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We develop a theoretical model of input use by agricultural producers who purchase crop insurance, and thus may engage in moral hazard. Through simulations, our findings…
We develop a theoretical model of input use by agricultural producers who purchase crop insurance, and thus may engage in moral hazard. Through simulations, our findings show a combination of partial insurance coverage and partial monitoring of inputs may reduce substantially the problems associated with moral hazard. The minimum level of input use that must be required by regulation is determined to be substantially lower than the optimal or actual input level chosen by producers. Because the use of inputs for crop production occurs in many stages over the pre‐planting, planting, and growing seasons, only a minimal input requirement is needed. Thus, the cost of implementing such a regulation can be kept much lower than would be the case for a regulation of complete monitoring of input usage.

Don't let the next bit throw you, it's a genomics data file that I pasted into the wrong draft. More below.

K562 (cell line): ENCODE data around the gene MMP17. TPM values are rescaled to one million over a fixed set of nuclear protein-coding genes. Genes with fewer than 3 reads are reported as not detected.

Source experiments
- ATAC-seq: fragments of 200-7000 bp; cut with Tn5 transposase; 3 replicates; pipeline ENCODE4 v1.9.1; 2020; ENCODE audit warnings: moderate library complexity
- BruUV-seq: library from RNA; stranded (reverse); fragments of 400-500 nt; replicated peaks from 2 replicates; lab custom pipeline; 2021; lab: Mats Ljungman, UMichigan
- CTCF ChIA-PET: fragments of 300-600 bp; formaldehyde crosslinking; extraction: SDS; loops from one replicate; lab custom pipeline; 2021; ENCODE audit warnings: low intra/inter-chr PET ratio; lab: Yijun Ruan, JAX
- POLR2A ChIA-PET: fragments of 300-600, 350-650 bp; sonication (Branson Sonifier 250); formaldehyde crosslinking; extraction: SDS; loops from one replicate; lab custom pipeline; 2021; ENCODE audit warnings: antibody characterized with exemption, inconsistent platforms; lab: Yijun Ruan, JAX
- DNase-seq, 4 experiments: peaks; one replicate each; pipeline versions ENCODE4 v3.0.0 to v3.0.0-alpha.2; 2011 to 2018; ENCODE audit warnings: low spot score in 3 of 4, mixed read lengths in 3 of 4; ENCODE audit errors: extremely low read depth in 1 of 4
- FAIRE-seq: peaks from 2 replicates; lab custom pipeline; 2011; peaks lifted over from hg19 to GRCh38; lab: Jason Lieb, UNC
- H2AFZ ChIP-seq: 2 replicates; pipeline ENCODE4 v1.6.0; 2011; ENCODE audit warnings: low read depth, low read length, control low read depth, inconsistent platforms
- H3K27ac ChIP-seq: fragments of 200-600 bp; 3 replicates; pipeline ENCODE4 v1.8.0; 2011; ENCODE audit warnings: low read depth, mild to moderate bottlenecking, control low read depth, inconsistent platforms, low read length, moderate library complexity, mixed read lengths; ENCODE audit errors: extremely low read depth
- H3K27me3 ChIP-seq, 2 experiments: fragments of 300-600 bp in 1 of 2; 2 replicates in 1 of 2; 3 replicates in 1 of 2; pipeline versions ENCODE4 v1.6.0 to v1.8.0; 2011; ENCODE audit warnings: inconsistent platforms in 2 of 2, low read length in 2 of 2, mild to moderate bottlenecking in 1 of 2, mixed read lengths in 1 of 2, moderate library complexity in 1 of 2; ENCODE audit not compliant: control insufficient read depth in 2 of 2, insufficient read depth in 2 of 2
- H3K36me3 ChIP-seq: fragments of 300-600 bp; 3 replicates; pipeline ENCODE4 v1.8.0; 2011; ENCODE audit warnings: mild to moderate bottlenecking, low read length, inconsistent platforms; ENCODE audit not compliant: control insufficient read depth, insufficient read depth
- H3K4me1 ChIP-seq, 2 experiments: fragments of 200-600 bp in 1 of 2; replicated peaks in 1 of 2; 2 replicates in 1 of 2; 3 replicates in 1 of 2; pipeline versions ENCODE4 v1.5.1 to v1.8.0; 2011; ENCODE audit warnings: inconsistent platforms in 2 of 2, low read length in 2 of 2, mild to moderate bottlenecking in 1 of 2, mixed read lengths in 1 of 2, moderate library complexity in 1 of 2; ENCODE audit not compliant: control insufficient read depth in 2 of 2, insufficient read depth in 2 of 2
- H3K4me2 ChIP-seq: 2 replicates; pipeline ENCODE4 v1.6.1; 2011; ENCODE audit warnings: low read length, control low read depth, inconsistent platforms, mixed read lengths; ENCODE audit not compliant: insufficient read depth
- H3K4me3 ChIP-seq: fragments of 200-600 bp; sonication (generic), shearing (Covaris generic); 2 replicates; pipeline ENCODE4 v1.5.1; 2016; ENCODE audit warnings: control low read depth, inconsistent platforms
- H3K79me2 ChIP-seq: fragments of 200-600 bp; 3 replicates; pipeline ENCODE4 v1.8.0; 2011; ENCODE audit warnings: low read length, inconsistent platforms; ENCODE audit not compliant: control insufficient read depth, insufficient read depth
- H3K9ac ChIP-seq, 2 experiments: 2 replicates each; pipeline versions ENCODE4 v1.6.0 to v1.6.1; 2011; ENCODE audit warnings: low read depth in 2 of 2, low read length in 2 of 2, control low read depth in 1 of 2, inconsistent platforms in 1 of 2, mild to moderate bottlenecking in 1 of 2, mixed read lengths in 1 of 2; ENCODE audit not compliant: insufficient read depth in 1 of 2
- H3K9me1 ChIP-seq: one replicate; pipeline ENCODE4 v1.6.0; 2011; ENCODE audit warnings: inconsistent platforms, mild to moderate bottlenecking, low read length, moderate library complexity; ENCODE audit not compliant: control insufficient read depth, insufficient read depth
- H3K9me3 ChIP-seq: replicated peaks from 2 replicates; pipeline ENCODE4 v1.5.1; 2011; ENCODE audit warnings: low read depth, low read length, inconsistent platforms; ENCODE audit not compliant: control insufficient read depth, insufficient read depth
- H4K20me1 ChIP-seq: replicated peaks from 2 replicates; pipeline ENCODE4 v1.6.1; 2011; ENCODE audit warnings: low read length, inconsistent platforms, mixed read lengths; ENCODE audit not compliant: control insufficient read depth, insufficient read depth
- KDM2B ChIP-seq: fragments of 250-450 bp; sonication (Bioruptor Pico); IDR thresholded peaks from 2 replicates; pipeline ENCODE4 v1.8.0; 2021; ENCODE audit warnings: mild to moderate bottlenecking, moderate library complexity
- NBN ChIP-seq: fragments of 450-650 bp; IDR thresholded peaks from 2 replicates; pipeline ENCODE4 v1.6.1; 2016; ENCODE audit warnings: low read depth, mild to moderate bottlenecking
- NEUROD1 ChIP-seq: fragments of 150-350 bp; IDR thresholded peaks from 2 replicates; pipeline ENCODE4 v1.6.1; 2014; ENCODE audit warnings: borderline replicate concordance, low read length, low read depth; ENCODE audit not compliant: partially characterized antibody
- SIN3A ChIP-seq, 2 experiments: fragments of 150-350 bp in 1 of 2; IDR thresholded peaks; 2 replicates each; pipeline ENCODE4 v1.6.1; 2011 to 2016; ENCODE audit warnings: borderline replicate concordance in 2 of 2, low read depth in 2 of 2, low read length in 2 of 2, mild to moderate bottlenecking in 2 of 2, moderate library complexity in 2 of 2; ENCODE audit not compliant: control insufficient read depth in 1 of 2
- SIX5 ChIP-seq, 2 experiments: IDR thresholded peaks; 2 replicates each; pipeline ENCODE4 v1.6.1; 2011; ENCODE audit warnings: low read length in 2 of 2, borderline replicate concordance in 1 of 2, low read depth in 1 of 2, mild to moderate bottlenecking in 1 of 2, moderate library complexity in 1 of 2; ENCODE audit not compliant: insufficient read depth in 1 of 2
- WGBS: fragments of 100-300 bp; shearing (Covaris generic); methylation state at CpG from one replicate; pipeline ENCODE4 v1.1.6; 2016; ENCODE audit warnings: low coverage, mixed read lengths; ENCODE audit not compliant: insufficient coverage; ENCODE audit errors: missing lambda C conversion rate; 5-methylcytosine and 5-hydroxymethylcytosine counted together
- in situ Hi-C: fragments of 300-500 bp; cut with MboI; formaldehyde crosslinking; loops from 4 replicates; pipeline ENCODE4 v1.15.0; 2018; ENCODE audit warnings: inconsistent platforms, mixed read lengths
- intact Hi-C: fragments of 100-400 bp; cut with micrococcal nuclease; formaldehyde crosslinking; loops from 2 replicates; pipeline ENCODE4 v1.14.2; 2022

Asymmetric information in the form of moral hazard and adverse selection can result in sizable program costs for government‐provided crop insurance plans. We present a…
Asymmetric information in the form of moral hazard and adverse selection can result in sizable program costs for government‐provided crop insurance plans. We present a methodology and illustrative simulations to show how these two types of information problems interact in a way to create program costs for the providers of crop insurance. Our methodology allows us to ascertain the relative contributions to program costs of these two sources of asymmetric information. The exercise is useful in pointing out directions for future study seeking ways to improve the design of crop insurance plans.